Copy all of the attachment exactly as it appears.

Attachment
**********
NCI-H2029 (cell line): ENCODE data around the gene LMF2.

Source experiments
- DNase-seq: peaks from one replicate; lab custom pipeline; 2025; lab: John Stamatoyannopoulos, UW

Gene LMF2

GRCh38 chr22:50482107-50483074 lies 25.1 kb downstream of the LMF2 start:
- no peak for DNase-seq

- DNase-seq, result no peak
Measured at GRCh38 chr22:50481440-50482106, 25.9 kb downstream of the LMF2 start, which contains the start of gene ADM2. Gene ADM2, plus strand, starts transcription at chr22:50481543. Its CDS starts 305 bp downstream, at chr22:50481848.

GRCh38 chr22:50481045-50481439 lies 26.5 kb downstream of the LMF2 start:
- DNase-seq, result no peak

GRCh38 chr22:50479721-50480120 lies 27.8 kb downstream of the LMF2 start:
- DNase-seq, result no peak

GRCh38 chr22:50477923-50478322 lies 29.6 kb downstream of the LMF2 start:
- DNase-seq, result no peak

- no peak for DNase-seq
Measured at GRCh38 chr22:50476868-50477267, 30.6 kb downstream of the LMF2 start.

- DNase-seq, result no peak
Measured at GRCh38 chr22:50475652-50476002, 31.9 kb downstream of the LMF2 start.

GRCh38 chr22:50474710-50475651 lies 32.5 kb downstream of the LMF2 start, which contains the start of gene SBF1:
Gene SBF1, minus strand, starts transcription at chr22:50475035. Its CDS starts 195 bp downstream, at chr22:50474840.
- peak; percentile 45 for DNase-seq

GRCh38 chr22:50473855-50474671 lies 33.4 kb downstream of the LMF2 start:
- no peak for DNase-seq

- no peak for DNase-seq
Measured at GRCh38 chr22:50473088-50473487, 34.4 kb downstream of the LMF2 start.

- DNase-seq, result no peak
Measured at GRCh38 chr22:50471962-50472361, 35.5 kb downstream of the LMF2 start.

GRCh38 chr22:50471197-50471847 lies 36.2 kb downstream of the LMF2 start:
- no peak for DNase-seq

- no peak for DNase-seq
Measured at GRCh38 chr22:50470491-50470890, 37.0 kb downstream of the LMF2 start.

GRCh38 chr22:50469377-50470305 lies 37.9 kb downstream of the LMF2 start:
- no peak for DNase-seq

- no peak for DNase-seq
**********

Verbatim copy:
NCI-H2029 (cell line): ENCODE data around the gene LMF2.

Source experiments
- DNase-seq: peaks from one replicate; lab custom pipeline; 2025; lab: John Stamatoyannopoulos, UW

Gene LMF2

GRCh38 chr22:50482107-50483074 lies 25.1 kb downstream of the LMF2 start:
- no peak for DNase-seq

- DNase-seq, result no peak
Measured at GRCh38 chr22:50481440-50482106, 25.9 kb downstream of the LMF2 start, which contains the start of gene ADM2. Gene ADM2, plus strand, starts transcription at chr22:50481543. Its CDS starts 305 bp downstream, at chr22:50481848.

GRCh38 chr22:50481045-50481439 lies 26.5 kb downstream of the LMF2 start:
- DNase-seq, result no peak

GRCh38 chr22:50479721-50480120 lies 27.8 kb downstream of the LMF2 start:
- DNase-seq, result no peak

GRCh38 chr22:50477923-50478322 lies 29.6 kb downstream of the LMF2 start:
- DNase-seq, result no peak

- no peak for DNase-seq
Measured at GRCh38 chr22:50476868-50477267, 30.6 kb downstream of the LMF2 start.

- DNase-seq, result no peak
Measured at GRCh38 chr22:50475652-50476002, 31.9 kb downstream of the LMF2 start.

GRCh38 chr22:50474710-50475651 lies 32.5 kb downstream of the LMF2 start, which contains the start of gene SBF1:
Gene SBF1, minus strand, starts transcription at chr22:50475035. Its CDS starts 195 bp downstream, at chr22:50474840.
- peak; percentile 45 for DNase-seq

GRCh38 chr22:50473855-50474671 lies 33.4 kb downstream of the LMF2 start:
- no peak for DNase-seq

- no peak for DNase-seq
Measured at GRCh38 chr22:50473088-50473487, 34.4 kb downstream of the LMF2 start.

- DNase-seq, result no peak
Measured at GRCh38 chr22:50471962-50472361, 35.5 kb downstream of the LMF2 start.

GRCh38 chr22:50471197-50471847 lies 36.2 kb downstream of the LMF2 start:
- no peak for DNase-seq

- no peak for DNase-seq
Measured at GRCh38 chr22:50470491-50470890, 37.0 kb downstream of the LMF2 start.

GRCh38 chr22:50469377-50470305 lies 37.9 kb downstream of the LMF2 start:
- no peak for DNase-seq

- no peak for DNase-seq